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Date:	Mon, 7 Apr 2014 11:31:52 +0200
From:	Jan Kara <>
To:	"Michael Kerrisk (man-pages)" <>
Cc:	Jan Kara <>, John McCutchan <>,
	Robert Love <>, Eric Paris <>,
	Lennart Poettering <>,,,
	Christoph Hellwig <>,
	Vegard Nossum <>,
	"" <>,
	linux-man <>,,
	lkml <>,
Subject: Re: Things I wish I'd known about Inotify

On Sun 06-04-14 11:00:29, Michael Kerrisk (man-pages) wrote:
> On 04/04/2014 02:43 PM, Jan Kara wrote:
> > On Fri 04-04-14 09:35:50, Michael Kerrisk (man-pages) wrote:
> >> On 04/03/2014 10:52 PM, Jan Kara wrote:
> >>> On Thu 03-04-14 08:34:44, Michael Kerrisk (man-pages) wrote:
> [...]
> >>>>    Dealing with rename() events
> >>>>        The  IN_MOVED_FROM  and  IN_MOVED_TO events that are generated by
> >>>>        rename(2) are usually available as consecutive events when  read‐
> >>>>        ing from the inotify file descriptor.  However, this is not guar‐
> >>>>        anteed.  If multiple processes are triggering  events  for  moni‐
> >>>>        tored  objects,  then  (on rare occasions) an arbitrary number of
> >>>>        other events may appear between the IN_MOVED_FROM and IN_MOVED_TO
> >>>>        events.
> >>>>
> >>>>        Matching  up  the IN_MOVED_FROM and IN_MOVED_TO event pair gener‐
> >>>>        ated by rename(2) is thus inherently racy.  (Don't forget that if
> >>>>        an  object is renamed outside of a monitored directory, there may
> >>>>        not even be an IN_MOVED_TO event.)  Heuristic  approaches  (e.g.,
> >>>>        assume the events are always consecutive) can be used to ensure a
> >>>>        match in most cases, but will inevitably miss some cases, causing
> >>>>        the  application  to  perceive  the IN_MOVED_FROM and IN_MOVED_TO
> >>>>        events as being unrelated.  If watch  descriptors  are  destroyed
> >>>>        and  re-created as a result, then those watch descriptors will be
> >>>>        inconsistent with the watch descriptors in  any  pending  events.
> >>>>        (Re-creating the inotify file descriptor and rebuilding the cache
> >>>>        may be useful to deal with this scenario.)
> >>>   Well, but there's 'cookie' value meant exactly for matching up
> >>> IN_MOVED_FROM and IN_MOVED_TO events. And 'cookie' is guaranteed to be
> >>> unique at least within the inotify instance (in fact currently it is unique
> >>> within the whole system but I don't think we want to give that promise).
> >>
> >> Yes, that's already assumed by my discussion above (its described elsewhere
> >> in the page). But your comment makes me think I should add a few words to
> >> remind the reader of that fact. I'll do that.
> >   Yes, that would be good.
> > 
> >> But, the point is that even with the cookie, matching the events is 
> >> nontrivial, since:
> >>
> >> * There may not even be an IN_MOVED_FROM event
> >> * There may be an arbitrary number of other events in between the 
> >>   IN_MOVED_FROM and the IN_MOVED_TO.
> >>
> >> Therefore, one has to use heuristic approaches such as "allow at least
> >> N millisconds" or "check the next N events" to see if there is an
> >> IN_MOVED_FROM that matches the IN_MOVED_TO. I can't see any way around
> >> that being inherently racy. (It's unfortunate that the kernel can't 
> >> provide a guarantee that the two events are always consecutive, since
> >> that would simply user space's life considerably.)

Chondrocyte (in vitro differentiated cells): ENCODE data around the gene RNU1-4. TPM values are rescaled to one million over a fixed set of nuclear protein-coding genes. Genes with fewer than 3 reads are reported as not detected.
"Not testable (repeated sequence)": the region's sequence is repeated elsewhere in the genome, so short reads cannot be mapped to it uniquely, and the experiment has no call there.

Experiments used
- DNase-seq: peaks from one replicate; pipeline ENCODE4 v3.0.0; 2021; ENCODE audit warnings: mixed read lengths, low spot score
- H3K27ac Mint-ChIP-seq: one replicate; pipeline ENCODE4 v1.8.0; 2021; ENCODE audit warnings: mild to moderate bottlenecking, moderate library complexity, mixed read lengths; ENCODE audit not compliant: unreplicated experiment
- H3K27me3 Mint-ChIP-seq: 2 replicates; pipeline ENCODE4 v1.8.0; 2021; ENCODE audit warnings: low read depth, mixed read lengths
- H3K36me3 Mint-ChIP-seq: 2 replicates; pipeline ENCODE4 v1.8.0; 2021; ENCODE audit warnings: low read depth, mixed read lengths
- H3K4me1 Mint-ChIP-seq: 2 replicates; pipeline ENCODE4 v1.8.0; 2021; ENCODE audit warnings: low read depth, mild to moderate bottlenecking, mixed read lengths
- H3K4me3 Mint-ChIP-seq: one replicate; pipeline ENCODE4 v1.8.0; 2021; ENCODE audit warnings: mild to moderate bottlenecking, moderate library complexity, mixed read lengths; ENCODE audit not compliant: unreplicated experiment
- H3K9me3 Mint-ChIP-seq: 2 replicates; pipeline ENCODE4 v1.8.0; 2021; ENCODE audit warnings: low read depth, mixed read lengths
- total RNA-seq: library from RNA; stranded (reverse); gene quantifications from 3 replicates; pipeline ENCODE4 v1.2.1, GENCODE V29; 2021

> >   Yeah, it's unpleasant but doing that would be quite costly/complex at the
> > kernel side. 
> Yep, I imagined that was probably the reason.
  I had a look into that code again and it's all designed around the fact
that there's a single inode to notify. If you liked to have atomic rename
notifications, you'd have to rewrite that to work with two inodes, finding
out whether these two inodes are actually watched by the same group or
not... Doable but complex. Alternatively you could just lock down the whole
notification subsystem while generating rename events. But that's rather
costly. Just that we have the complications written down somewhere in case
someone wants to look into this in future.

> > And the race would in the worst case lead to application
> > thinking there's been file moved outside of watched area & a file moved
> > somewhere else inside the watched area. So the application will have to
> > possibly inspect that file. That doesn't seem too bad.
> It's actually very bad. See the text above. The point is that one likely
> treatment on an IN_MOVED_FROM event that has no IN_MOVED_TO is to remove
> the watches for the moved out subtree. If it turns out that this really
> was just a rename(), then on the IN_MOVED_TO, the watches will be recreated
> *with different watch descriptors*, thus invalidating the watch descriptors
> in any queued but as yet unprocessed inotify events. See what I mean? 
> That's quite painful for user space.
  But if I understand it right, you loose only the information for recreated
watches. So you effectively loose all the information about what has
happened inside the subtree of moved directory (or what has happened with
the moved file). But since you think it's a file / dir moved from outside
of watched area, you have to fully rescan that file / dir anyway.  Sure
that's costly but if your heuristics for detecting rename works 99.9% of
time it should be OK, shouldn't it? And you have to have that code handling
caching file / dir written anyway for handling real moves from outside of
watched hierarchy.

Don't get me wrong, I understand it would be easier for userspace to get
atomic rename notifications, I'm just trying to understand what exactly is
painful so that I can compare the cost at the kernel side with the cost at
the userspace side...

Jan Kara <>
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